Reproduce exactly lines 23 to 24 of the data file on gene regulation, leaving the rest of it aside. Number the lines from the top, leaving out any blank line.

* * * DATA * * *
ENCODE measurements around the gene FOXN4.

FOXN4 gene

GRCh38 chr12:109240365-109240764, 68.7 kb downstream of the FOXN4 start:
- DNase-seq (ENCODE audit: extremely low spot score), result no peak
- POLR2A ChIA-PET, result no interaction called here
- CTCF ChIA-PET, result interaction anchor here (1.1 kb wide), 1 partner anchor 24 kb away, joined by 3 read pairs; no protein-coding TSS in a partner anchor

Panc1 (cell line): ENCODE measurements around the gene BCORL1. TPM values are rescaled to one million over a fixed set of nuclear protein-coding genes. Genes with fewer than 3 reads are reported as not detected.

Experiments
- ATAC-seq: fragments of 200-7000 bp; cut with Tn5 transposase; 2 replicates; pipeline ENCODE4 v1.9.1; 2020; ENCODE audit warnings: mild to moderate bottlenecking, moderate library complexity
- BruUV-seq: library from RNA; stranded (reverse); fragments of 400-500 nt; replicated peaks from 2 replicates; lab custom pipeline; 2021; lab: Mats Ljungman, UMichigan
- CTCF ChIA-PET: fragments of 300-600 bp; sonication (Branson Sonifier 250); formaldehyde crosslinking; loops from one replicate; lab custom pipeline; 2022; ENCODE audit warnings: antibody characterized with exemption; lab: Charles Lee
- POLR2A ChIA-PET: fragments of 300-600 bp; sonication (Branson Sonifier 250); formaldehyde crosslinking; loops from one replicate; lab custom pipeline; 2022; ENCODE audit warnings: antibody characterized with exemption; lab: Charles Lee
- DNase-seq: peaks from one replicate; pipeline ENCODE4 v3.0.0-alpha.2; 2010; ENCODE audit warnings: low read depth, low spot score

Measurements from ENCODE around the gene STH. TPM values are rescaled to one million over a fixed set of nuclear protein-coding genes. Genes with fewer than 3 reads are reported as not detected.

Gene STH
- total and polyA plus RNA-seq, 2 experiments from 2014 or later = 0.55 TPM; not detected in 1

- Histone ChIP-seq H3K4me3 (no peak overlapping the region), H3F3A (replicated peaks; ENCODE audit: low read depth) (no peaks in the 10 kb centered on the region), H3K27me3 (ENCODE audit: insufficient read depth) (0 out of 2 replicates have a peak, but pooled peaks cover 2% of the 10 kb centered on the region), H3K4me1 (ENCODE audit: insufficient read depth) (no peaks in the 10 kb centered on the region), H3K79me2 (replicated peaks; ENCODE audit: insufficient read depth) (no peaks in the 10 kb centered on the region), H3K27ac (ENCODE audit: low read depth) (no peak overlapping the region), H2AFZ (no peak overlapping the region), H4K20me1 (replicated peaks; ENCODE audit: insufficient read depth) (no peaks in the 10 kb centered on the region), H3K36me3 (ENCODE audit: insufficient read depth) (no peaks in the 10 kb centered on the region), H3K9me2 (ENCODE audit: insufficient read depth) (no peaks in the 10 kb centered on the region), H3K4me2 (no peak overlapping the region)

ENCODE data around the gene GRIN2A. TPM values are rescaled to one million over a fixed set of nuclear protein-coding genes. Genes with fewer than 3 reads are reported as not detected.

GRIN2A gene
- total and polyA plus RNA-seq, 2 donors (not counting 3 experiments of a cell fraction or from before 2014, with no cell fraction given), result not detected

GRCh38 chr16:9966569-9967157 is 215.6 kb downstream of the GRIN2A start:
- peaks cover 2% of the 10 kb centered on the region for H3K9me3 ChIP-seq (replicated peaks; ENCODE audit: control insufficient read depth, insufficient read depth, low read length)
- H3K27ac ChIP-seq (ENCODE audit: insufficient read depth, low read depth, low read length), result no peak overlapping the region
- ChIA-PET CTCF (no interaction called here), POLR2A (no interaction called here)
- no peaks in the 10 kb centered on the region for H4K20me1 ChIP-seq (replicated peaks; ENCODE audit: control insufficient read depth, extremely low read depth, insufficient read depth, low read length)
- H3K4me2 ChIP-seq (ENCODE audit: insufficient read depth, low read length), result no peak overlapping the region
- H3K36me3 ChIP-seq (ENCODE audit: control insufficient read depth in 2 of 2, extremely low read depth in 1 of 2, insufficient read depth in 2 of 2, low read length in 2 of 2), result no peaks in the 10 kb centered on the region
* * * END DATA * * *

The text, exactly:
- H3K27ac ChIP-seq (ENCODE audit: insufficient read depth, low read depth, low read length), result no peak overlapping the region
- ChIA-PET CTCF (no interaction called here), POLR2A (no interaction called here)